While most of the music was completely replaced, Gilkyson’s “Bare Necessities” was kept in the film. Ironically, “Bare Necessities” – the only song not created by the legendary Sherman Brothers – was the one that went on to be nominated for an Academy Award. And listen closely to “Bare Necessities.” Does it remind you of another famous Disney song? The tune’s lighthearted philosophy provided inspiration for Elton John, who wrote “Hakuna Matata” for 1994’s The Lion King.
One last note about the film’s music. Kaa the snake’s song “Trust in Me” is a Sherman Brothers tune which was originally written as “Land of Sand” for 1964’s Mary Poppins, but was never used for that film.
I Wanna Be Like You
“Oh, oobee doo
I wanna be like you”
King Louie, an orangutan who wants Mowgli to help him discover the secret of “Man’s red flower” was not in Rudyard Kipling’s 1894 novel. He was created specifically for the Disney film. Lots of thought went into casting the voice for King Louie. Legendary jazz singer Louis Armstrong was originally picked to voice the role, but Walt feared that the idea of Armstrong – who was African-American – to play an ape-like character might cause the audience to find the film racist. So instead of Armstrong, Walt cast another jazz singer – Louis Prima. In performing the role, Prima spoke in his normal voice. Being a white man of Italian descent, casting Prima as the orangutan king helped distance the notion of the character being of racist origins.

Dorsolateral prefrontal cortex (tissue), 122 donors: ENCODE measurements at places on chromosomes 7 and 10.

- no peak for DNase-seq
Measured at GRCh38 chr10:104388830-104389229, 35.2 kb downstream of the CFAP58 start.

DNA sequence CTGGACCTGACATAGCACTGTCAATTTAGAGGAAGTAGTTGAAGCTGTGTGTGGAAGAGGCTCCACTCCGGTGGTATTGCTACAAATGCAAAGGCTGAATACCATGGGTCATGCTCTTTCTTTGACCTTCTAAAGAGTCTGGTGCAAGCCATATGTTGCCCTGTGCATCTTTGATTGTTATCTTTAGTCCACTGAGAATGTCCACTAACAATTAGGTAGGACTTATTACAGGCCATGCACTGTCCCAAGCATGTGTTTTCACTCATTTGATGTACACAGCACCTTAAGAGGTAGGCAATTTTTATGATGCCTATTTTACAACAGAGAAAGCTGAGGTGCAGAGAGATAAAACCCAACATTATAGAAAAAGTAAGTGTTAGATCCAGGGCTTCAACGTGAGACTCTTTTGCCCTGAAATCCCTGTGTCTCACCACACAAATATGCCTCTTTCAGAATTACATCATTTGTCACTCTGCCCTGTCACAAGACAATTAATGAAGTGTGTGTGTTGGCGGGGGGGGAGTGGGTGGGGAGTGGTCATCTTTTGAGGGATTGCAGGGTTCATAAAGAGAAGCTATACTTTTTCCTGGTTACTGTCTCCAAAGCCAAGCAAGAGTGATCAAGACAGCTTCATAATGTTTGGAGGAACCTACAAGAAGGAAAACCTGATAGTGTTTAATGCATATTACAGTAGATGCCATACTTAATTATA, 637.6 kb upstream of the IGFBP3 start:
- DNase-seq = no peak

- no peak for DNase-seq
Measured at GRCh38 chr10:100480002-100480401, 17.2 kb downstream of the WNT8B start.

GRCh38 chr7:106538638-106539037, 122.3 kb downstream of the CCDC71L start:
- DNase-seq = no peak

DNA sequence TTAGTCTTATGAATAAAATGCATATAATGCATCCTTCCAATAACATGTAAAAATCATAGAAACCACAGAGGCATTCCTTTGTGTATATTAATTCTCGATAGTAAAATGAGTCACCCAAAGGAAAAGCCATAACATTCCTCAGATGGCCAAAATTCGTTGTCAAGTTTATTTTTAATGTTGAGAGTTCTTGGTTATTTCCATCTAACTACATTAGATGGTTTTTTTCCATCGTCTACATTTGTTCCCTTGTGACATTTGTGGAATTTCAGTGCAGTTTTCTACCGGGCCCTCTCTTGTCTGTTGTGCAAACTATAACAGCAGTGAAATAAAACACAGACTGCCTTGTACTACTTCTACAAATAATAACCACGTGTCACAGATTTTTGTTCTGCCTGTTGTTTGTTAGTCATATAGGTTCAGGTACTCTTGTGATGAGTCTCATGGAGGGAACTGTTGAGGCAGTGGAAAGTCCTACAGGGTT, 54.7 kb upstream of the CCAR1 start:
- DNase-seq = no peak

For the 2016 reimagining of the film, King Louie was again voiced by a white entertainer – actor Christopher Walken.
Trust In Me
Throughout history, pop culture has taught us that we can never really trust a snake. Kaa the python is no exception to this philosophy. As a secondary villain in the Disney film, He tries multiple times in the film to trick Mowgli into being his next meal.
This is a marked difference from Kaa’s actions in the 1894 novel, where he ultimately ends up helping Mowgli out of a jam. Walt had a keen finger for the pulse of the public, and he did not think the film’s audience would accept the idea of a snake as anything but a villain.
Because of Walt’s insistence, Kaa will forever be known as the only character (out of many, many characters) voiced by Disney Legend Sterling Holloway to be a villain. The only other character voiced by Holloway to even come close is the troublesome Cheshire Cat in Alice in Wonderland (1951).
There you have it – five(ish) fun facts about this timeless tale from deep within the jungle. Are you a fan of the Jungle Book? Feel free to reach out with a comment here, or send a direct message to Jim on social:
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Pirates & Princesses (PNP) is an independent, opinionated fan-powered news blog that covers Disney and Universal Theme Parks, Themed Entertainment and related Pop Culture from a consumer's point of view. Opinions expressed by our contributors do not necessarily reflect the views of PNP, its editors, affiliates, sponsors or advertisers. PNP is an unofficial news source and has no connection to The Walt Disney Company, NBCUniversal or any other company that we may cover.